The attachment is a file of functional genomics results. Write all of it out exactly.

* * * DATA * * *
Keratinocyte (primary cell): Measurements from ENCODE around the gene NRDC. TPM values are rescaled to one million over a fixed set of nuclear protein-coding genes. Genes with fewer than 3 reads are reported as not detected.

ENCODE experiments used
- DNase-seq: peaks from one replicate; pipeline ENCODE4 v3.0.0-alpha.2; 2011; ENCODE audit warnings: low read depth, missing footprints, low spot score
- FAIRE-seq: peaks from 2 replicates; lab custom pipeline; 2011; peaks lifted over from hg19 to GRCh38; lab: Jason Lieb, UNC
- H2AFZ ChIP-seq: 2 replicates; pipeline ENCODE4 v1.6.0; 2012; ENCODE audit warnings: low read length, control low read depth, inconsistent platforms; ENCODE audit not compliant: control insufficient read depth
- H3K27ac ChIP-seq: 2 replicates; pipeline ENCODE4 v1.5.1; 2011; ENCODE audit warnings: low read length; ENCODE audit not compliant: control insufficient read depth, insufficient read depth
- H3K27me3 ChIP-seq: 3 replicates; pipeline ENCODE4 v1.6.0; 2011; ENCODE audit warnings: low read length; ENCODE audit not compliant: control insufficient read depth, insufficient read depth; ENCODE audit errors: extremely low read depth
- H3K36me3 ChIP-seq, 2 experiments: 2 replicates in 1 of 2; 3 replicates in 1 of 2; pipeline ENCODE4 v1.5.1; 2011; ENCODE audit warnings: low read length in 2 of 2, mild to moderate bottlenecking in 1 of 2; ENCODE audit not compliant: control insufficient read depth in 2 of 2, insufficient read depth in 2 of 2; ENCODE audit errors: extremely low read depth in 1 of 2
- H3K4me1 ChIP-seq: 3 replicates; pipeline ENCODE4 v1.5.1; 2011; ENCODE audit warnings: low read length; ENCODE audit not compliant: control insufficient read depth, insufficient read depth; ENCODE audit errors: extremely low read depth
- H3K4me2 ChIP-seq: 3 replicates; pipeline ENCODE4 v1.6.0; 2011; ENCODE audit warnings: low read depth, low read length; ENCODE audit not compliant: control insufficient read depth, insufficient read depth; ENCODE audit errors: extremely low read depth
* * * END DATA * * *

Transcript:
Keratinocyte (primary cell): Measurements from ENCODE around the gene NRDC. TPM values are rescaled to one million over a fixed set of nuclear protein-coding genes. Genes with fewer than 3 reads are reported as not detected.

ENCODE experiments used
- DNase-seq: peaks from one replicate; pipeline ENCODE4 v3.0.0-alpha.2; 2011; ENCODE audit warnings: low read depth, missing footprints, low spot score
- FAIRE-seq: peaks from 2 replicates; lab custom pipeline; 2011; peaks lifted over from hg19 to GRCh38; lab: Jason Lieb, UNC
- H2AFZ ChIP-seq: 2 replicates; pipeline ENCODE4 v1.6.0; 2012; ENCODE audit warnings: low read length, control low read depth, inconsistent platforms; ENCODE audit not compliant: control insufficient read depth
- H3K27ac ChIP-seq: 2 replicates; pipeline ENCODE4 v1.5.1; 2011; ENCODE audit warnings: low read length; ENCODE audit not compliant: control insufficient read depth, insufficient read depth
- H3K27me3 ChIP-seq: 3 replicates; pipeline ENCODE4 v1.6.0; 2011; ENCODE audit warnings: low read length; ENCODE audit not compliant: control insufficient read depth, insufficient read depth; ENCODE audit errors: extremely low read depth
- H3K36me3 ChIP-seq, 2 experiments: 2 replicates in 1 of 2; 3 replicates in 1 of 2; pipeline ENCODE4 v1.5.1; 2011; ENCODE audit warnings: low read length in 2 of 2, mild to moderate bottlenecking in 1 of 2; ENCODE audit not compliant: control insufficient read depth in 2 of 2, insufficient read depth in 2 of 2; ENCODE audit errors: extremely low read depth in 1 of 2
- H3K4me1 ChIP-seq: 3 replicates; pipeline ENCODE4 v1.5.1; 2011; ENCODE audit warnings: low read length; ENCODE audit not compliant: control insufficient read depth, insufficient read depth; ENCODE audit errors: extremely low read depth
- H3K4me2 ChIP-seq: 3 replicates; pipeline ENCODE4 v1.6.0; 2011; ENCODE audit warnings: low read depth, low read length; ENCODE audit not compliant: control insufficient read depth, insufficient read depth; ENCODE audit errors: extremely low read depth